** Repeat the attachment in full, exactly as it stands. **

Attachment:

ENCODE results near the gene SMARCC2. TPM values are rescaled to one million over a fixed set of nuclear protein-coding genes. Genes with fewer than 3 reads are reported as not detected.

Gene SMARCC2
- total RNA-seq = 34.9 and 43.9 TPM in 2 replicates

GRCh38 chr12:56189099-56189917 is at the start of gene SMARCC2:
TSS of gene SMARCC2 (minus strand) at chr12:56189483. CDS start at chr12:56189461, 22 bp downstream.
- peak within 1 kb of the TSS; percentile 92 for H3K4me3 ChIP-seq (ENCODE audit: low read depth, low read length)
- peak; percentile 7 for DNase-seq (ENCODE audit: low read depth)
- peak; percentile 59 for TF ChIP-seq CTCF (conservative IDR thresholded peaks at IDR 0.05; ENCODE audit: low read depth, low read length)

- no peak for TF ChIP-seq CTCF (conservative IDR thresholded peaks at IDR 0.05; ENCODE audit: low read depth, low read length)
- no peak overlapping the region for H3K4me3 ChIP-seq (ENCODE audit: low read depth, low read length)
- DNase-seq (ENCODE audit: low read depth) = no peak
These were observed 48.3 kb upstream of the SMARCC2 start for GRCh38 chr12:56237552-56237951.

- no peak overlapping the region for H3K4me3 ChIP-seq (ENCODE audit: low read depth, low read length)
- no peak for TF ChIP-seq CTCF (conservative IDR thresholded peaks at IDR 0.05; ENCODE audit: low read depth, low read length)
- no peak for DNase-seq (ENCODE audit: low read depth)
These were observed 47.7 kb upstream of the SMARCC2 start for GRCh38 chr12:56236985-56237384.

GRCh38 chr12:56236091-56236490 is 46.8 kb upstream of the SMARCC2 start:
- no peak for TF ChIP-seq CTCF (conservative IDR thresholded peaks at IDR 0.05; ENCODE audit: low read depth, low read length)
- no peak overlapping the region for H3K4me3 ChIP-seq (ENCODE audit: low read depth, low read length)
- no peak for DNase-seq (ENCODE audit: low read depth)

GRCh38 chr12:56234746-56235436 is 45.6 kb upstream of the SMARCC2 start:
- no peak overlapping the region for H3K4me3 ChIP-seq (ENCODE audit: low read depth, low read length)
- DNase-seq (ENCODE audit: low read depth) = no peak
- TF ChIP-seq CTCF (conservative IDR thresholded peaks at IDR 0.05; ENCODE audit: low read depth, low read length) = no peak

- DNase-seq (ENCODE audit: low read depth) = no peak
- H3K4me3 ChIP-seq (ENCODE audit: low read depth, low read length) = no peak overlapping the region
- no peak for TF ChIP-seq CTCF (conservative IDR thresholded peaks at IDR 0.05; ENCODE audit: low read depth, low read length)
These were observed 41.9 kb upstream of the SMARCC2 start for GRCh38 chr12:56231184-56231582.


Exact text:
ENCODE results near the gene SMARCC2. TPM values are rescaled to one million over a fixed set of nuclear protein-coding genes. Genes with fewer than 3 reads are reported as not detected.

Gene SMARCC2
- total RNA-seq = 34.9 and 43.9 TPM in 2 replicates

GRCh38 chr12:56189099-56189917 is at the start of gene SMARCC2:
TSS of gene SMARCC2 (minus strand) at chr12:56189483. CDS start at chr12:56189461, 22 bp downstream.
- peak within 1 kb of the TSS; percentile 92 for H3K4me3 ChIP-seq (ENCODE audit: low read depth, low read length)
- peak; percentile 7 for DNase-seq (ENCODE audit: low read depth)
- peak; percentile 59 for TF ChIP-seq CTCF (conservative IDR thresholded peaks at IDR 0.05; ENCODE audit: low read depth, low read length)

- no peak for TF ChIP-seq CTCF (conservative IDR thresholded peaks at IDR 0.05; ENCODE audit: low read depth, low read length)
- no peak overlapping the region for H3K4me3 ChIP-seq (ENCODE audit: low read depth, low read length)
- DNase-seq (ENCODE audit: low read depth) = no peak
These were observed 48.3 kb upstream of the SMARCC2 start for GRCh38 chr12:56237552-56237951.

- no peak overlapping the region for H3K4me3 ChIP-seq (ENCODE audit: low read depth, low read length)
- no peak for TF ChIP-seq CTCF (conservative IDR thresholded peaks at IDR 0.05; ENCODE audit: low read depth, low read length)
- no peak for DNase-seq (ENCODE audit: low read depth)
These were observed 47.7 kb upstream of the SMARCC2 start for GRCh38 chr12:56236985-56237384.

GRCh38 chr12:56236091-56236490 is 46.8 kb upstream of the SMARCC2 start:
- no peak for TF ChIP-seq CTCF (conservative IDR thresholded peaks at IDR 0.05; ENCODE audit: low read depth, low read length)
- no peak overlapping the region for H3K4me3 ChIP-seq (ENCODE audit: low read depth, low read length)
- no peak for DNase-seq (ENCODE audit: low read depth)

GRCh38 chr12:56234746-56235436 is 45.6 kb upstream of the SMARCC2 start:
- no peak overlapping the region for H3K4me3 ChIP-seq (ENCODE audit: low read depth, low read length)
- DNase-seq (ENCODE audit: low read depth) = no peak
- TF ChIP-seq CTCF (conservative IDR thresholded peaks at IDR 0.05; ENCODE audit: low read depth, low read length) = no peak

- DNase-seq (ENCODE audit: low read depth) = no peak
- H3K4me3 ChIP-seq (ENCODE audit: low read depth, low read length) = no peak overlapping the region
- no peak for TF ChIP-seq CTCF (conservative IDR thresholded peaks at IDR 0.05; ENCODE audit: low read depth, low read length)
These were observed 41.9 kb upstream of the SMARCC2 start for GRCh38 chr12:56231184-56231582.